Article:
Wednesday, 15 December 2010

The ban and the Beeb

A very busy day of smoking ban-related items at the BBC yesterday, evidently inspired by the Dutch rolling back its smoking ban. Belinda has the run-down and sound clips at F2C Scotland.

Nicky Campbell had a spirit-sapping phone-in on Radio 5 (all phone-ins are spirit-sapping). The usual suspects called up: people who gave up smoking and think everyone else should too, people who believe that bar-workers have no choice but to work in pubs, people asking why we don't ban drinking as well, etc. etc.

Points of interest included Rosemary Gillespie from the Roy Castle Lung Cancer Foundation twice refusing to answer the question of whether Roy Castle smoked. Since the whole organisation is built on the idea that he got lung cancer despite not smoking, this is hardly a intrusive line of enquiry and her silence does make me wonder.

And a call from a gentleman who is happy that he can now enjoy a smokefree pint of real ale (CAMRA member?) crystallised the inherent snobbery and contemptuousness of the whole public health movement:

"Can I just say, quite a lot of the pubs that have closed down, to be honest I'm quite grateful they have. I think they were the most awful places which were actually just big smoking dens and had the most dubious clientele in them and they were just asking to be closed down."

I also find it very hypocritical for Cecilia Farren to talk (on Radio 4) about the "vested interests of the tobacco industry" when she is the director of GASP (UK). Aside from the fact that the tobacco industry had no hand in the grass-roots Dutch campaign, GASP is not just any ordinary anti-smoking group. It's not a volunteers' group, of course—hardly any of them are—but it is more explicitly commercial than most. It is a limited company that sells no-smoking paraphernalia and is therefore dependent on smoking bans for much of its business. Aren't conflicts of interests like that worth mentioning?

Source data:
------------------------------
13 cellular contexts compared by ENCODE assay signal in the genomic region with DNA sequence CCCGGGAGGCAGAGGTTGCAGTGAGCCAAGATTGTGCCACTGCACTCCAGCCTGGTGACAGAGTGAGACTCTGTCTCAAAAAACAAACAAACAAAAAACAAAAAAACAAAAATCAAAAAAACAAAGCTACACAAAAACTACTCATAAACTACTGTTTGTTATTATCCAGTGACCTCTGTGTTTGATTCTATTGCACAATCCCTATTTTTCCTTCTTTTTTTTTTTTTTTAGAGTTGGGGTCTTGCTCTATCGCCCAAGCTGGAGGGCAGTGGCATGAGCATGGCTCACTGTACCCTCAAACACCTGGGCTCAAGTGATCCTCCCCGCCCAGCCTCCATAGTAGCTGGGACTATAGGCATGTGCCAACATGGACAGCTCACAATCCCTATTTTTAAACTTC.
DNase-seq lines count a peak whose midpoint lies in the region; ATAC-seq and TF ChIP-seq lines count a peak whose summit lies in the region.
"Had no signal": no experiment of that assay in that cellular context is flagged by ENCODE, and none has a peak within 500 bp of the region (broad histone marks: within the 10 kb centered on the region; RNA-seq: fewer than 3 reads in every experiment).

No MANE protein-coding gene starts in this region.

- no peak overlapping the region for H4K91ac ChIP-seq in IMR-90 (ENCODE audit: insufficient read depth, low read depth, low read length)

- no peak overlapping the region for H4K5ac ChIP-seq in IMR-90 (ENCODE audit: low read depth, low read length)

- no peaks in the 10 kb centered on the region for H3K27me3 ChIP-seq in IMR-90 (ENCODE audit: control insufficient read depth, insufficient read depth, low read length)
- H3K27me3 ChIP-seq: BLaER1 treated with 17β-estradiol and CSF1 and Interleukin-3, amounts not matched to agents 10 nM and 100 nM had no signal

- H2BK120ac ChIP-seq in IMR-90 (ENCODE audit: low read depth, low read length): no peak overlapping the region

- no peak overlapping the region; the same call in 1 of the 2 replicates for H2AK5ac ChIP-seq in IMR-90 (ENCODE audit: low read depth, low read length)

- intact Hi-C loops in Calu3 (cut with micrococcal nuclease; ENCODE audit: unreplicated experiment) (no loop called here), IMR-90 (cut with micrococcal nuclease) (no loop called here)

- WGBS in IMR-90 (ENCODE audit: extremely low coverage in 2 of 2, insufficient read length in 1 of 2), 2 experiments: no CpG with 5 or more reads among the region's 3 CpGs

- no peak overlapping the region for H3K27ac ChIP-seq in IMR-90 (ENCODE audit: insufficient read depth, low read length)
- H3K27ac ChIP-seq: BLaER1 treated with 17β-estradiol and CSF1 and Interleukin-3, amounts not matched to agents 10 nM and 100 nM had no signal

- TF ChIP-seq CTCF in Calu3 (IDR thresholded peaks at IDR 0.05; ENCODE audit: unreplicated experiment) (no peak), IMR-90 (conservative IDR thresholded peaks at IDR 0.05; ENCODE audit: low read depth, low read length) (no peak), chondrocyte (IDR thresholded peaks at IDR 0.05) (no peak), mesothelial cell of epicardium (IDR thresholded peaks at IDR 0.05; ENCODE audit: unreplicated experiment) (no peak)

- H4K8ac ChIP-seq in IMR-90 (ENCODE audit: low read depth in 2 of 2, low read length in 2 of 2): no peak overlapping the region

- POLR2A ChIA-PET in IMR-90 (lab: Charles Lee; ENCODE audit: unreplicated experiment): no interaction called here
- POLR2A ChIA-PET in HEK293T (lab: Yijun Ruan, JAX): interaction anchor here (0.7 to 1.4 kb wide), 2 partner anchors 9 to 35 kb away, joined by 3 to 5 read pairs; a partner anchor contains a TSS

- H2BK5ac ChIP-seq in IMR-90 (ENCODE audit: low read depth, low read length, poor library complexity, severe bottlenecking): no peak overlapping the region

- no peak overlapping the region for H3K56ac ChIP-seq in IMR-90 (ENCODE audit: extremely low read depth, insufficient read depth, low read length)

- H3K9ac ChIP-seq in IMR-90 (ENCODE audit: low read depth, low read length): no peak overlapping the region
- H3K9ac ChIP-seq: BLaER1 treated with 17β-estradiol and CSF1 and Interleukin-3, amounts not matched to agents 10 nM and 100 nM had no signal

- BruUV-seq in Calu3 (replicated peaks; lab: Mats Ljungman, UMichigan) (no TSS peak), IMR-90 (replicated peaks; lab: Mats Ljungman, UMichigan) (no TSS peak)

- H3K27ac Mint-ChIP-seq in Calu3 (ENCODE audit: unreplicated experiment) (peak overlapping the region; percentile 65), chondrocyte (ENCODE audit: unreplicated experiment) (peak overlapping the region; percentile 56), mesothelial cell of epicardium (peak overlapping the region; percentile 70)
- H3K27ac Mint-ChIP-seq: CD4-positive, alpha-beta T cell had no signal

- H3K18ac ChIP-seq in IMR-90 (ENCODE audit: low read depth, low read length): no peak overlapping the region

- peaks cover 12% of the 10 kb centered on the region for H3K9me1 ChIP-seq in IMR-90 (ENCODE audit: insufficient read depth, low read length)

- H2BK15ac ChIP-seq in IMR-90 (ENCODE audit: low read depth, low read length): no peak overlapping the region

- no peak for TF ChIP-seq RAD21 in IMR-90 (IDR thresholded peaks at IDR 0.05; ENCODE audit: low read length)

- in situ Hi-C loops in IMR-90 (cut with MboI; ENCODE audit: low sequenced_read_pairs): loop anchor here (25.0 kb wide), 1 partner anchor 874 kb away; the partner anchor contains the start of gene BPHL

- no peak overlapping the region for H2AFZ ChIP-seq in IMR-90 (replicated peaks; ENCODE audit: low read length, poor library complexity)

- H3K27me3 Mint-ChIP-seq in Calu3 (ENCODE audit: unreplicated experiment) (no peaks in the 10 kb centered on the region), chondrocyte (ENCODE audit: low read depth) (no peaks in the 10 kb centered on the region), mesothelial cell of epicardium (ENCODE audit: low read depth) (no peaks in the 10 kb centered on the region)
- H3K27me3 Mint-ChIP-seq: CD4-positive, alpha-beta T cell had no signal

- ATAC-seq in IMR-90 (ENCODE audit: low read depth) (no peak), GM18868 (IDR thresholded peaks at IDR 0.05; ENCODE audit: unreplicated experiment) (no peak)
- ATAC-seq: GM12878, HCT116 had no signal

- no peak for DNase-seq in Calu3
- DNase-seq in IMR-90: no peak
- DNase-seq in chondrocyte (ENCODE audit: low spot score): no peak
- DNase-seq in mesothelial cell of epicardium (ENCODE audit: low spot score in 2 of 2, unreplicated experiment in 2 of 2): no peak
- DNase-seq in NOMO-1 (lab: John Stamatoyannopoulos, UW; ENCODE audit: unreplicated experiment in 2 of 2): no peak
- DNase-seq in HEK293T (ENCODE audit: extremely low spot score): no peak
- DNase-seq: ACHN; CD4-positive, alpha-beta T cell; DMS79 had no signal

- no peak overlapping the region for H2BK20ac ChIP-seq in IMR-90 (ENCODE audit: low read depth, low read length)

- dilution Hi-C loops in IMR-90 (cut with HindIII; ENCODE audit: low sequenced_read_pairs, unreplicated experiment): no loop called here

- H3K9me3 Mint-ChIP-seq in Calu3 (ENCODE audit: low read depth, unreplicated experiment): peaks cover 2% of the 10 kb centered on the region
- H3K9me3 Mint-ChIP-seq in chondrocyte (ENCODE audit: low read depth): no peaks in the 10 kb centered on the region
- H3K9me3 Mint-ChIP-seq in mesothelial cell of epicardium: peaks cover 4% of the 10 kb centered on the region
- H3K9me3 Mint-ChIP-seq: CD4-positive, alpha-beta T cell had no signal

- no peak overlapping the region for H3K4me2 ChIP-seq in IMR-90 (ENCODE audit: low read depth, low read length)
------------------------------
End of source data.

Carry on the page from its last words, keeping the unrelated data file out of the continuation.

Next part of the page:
Belinda said...

Thanks for the link Chris. I understand it's not possible to get a clip of Nick Hogan's interview along with Paul Hooper, unfortunately. It was worth a watch: Nick effectively countered the nonsense thrown at him.

I take it that now Cecilia Farren will now sue Paul Greer and the BBC for forcing her to imperil her very life by entering a smoke-filled bar. Complaining of a tickly throat really wasn't quite dramatic enough under the circumstances. (Maybe she'll get a reprimand for not dying on the spot!)

Anonymous said...

Everyone knows about Roy Castle's lung cancer and the smoke filled theatres he frequented; but nowhere on the RCLCF web site does it mention passive smoking, or claim that was the cause of his lung cancer. Strange eh?
I emailed Nicky Campbell and suggested he invites you onto his next smoking phone-in. They seem to be getting more and more frequent. As you note, this was a re-run of the last one. Suggested he read your book and blog. All the best. JB

Anonymous said...

Indeed. It's a tricky one, although Forest is, after all, fighting for the right to enjoy smoking tobacco rather than anything else. Sadly however, I know several people who would love to sign such a thing as they hate nannying authoritarianism. But they don't smoke so they would never visit FOREST. I shall forward the link to them, but such is the problem with real grassroots campaigns (as opposed to Tobacco Control's "Dozen paid people and several massive grants") - how do you reach those people who aren't online? How do you publicise yourself so people know to support you?

Still, Tobacco Control seems to be getting increasingly-desperate looking, like as a non_PC friend of mine would say, "Like a fat lass at the last song of the night." Despite their money, despite their drones, despite their pet scientists churning out lies, people seem to be getting increasingly dismissive of them. Even the mainstream media seems to be slowly waking up to what they are really like. I think (and I desperately hope I'm right) that they are past their peak of influence. After all, did I read soemwhere that ASH had to apply for Lottery Funding? They've never had to do that before.

Anonymous said...

"had the most dubious clientele in them and they were just asking to be closed down." - Ale bore.

But those were good pubs too IMO, horses for courses and all that. In any case why should dubious clientele not have places to be dubious in and do all their dubiousness?

Anonymous said...
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Wiel said...

Interview with our Dutch MP is now also available on BBC World Services:
Scroll to 17:20 for the report.

It's inspiring!